After I have finished mucking around with this incubator it is likely to be an automatic sliding tray one.
This picture is pretty confusing but shows a few different configs you have up your sleeve withou having to change the motor position, including the sliding tray.
Image


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PostPosted: Thu Mar 31, 2011 8:00 am 
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Thanks for posting that, Denis. I understand what you mean better after seeing your diagrams & I think I could adapt that idea to my situation. It sounds like it would work. If I mounted the timer on the outside, I could run a line in through the air vent and mount the motor underneath the bottom rack. It's definitely worth thinking about.

edited to remove weight.

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PostPosted: Thu Mar 31, 2011 1:14 pm 
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To get back to the timer itself.

At the moment the circuit is pretty straight forward. Plugpack --->unit---> motor
I think that is the most convenient form.

Image

But there is a slight complication. As hellocharlie points out about 3V is the preferred voltage for this motor. Not rocket science given we know it runs off two D cell batteries. I haven't used the DC motor for a couple of years, but my own incubator uses one.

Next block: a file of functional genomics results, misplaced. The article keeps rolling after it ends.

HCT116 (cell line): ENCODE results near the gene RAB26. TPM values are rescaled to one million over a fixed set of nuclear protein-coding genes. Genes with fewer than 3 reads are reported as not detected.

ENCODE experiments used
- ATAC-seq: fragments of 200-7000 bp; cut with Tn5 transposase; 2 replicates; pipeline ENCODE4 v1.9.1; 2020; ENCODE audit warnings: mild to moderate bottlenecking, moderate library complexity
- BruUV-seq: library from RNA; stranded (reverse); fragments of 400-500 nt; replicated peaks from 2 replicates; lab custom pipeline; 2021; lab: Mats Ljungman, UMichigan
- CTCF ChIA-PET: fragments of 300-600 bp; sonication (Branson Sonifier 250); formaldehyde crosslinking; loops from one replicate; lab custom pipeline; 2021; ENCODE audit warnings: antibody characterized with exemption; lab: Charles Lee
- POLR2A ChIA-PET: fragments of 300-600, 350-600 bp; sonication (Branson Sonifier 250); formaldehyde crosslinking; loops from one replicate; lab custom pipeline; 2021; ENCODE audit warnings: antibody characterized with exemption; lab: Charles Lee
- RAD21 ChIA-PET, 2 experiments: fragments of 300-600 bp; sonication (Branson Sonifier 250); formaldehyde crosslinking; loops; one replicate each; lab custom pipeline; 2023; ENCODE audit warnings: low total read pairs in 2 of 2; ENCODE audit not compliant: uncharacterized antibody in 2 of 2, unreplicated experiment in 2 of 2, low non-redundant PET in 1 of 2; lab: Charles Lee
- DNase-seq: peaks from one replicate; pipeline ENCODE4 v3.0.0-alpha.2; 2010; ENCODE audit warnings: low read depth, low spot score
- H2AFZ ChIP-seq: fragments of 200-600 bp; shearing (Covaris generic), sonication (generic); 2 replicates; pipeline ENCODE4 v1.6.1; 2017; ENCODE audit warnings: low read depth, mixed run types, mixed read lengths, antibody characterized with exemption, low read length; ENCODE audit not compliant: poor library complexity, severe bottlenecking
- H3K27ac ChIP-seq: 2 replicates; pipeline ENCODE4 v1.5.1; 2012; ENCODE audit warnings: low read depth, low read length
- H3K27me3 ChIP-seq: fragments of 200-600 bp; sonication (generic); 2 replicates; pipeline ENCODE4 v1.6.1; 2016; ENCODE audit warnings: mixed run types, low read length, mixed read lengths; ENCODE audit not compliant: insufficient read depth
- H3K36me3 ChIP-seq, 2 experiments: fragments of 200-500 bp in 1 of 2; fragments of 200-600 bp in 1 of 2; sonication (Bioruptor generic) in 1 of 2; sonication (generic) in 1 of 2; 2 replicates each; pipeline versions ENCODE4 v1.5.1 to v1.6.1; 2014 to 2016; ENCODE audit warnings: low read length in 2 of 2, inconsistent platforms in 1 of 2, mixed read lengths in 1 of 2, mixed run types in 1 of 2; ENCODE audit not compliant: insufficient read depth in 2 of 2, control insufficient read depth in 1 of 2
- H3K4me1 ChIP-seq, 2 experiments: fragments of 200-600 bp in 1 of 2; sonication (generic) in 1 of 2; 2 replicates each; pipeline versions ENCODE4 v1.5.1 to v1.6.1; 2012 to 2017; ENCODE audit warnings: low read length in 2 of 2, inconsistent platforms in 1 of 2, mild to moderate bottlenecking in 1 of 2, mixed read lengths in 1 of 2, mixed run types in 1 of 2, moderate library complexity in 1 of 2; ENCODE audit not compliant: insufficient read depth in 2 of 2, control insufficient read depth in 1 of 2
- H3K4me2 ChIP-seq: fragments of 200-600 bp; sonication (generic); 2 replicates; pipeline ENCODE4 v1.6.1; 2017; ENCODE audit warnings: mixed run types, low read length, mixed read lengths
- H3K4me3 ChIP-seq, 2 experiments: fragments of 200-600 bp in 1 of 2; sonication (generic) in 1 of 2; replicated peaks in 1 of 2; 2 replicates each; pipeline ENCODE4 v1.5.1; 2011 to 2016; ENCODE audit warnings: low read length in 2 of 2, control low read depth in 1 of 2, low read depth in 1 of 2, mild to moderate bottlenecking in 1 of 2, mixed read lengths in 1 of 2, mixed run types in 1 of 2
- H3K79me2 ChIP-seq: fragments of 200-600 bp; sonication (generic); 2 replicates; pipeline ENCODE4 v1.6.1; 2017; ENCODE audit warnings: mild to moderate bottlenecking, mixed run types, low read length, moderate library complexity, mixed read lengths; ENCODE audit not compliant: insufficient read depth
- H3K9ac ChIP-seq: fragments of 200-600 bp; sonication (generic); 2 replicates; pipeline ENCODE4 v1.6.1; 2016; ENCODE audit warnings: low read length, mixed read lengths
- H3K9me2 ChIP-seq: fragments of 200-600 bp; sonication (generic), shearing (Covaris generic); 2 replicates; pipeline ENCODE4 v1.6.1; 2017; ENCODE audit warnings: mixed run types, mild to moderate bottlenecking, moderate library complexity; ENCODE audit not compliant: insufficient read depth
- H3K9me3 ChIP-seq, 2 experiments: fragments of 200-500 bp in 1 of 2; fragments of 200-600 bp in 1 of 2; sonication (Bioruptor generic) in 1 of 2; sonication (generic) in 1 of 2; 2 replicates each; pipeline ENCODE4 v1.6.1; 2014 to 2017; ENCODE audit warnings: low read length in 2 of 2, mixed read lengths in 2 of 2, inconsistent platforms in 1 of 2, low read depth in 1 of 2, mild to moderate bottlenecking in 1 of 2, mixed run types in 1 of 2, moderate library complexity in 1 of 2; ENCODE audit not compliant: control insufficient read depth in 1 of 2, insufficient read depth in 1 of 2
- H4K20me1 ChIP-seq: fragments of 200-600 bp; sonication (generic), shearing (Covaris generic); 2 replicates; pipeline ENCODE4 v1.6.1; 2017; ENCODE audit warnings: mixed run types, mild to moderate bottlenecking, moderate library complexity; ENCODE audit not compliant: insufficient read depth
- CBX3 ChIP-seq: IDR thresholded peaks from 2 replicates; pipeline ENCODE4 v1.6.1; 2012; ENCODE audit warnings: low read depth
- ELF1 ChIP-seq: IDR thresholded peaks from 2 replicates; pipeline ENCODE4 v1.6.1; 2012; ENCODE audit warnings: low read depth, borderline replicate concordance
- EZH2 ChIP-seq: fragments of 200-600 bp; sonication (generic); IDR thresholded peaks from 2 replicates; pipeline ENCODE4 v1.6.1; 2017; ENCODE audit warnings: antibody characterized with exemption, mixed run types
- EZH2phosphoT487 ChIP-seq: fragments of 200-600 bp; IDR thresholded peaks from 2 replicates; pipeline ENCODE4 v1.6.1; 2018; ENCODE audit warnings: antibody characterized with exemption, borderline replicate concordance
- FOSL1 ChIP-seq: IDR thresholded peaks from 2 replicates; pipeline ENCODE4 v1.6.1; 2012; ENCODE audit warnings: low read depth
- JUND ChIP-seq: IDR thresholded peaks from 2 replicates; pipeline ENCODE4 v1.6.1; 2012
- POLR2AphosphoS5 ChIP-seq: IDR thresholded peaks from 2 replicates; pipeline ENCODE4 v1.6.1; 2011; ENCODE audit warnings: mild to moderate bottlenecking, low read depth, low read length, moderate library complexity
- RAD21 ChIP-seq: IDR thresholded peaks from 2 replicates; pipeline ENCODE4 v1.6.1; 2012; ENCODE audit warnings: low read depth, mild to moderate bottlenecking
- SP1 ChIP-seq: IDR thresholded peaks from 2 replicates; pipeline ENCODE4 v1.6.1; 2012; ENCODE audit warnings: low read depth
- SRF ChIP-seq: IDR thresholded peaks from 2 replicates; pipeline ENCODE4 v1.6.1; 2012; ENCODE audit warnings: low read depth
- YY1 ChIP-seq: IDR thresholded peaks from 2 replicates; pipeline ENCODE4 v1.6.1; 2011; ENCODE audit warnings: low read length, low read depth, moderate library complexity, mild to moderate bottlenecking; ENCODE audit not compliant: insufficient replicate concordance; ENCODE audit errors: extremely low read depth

Normally my circuits just switch 240V. So for an autoturn I just switch a 240V socket on and off. If I want to use a DC motor I just plug a plugpack into the socket and run the motor. If I want to use a 240V I just plug a 240V motor in and so on. I've tended to use 240V the last couple of years, they are quieter ...

The plugpacks I've used to drive the DC motors are usually less than 5 Volts (500mA - 1A ) . To use something like a 12V or even 9V and higher can be done but you have to step the voltage down across the motor. Easiest way is just put a series of diodes in line with one of you wires to the motor and it drops 0.6V at a time.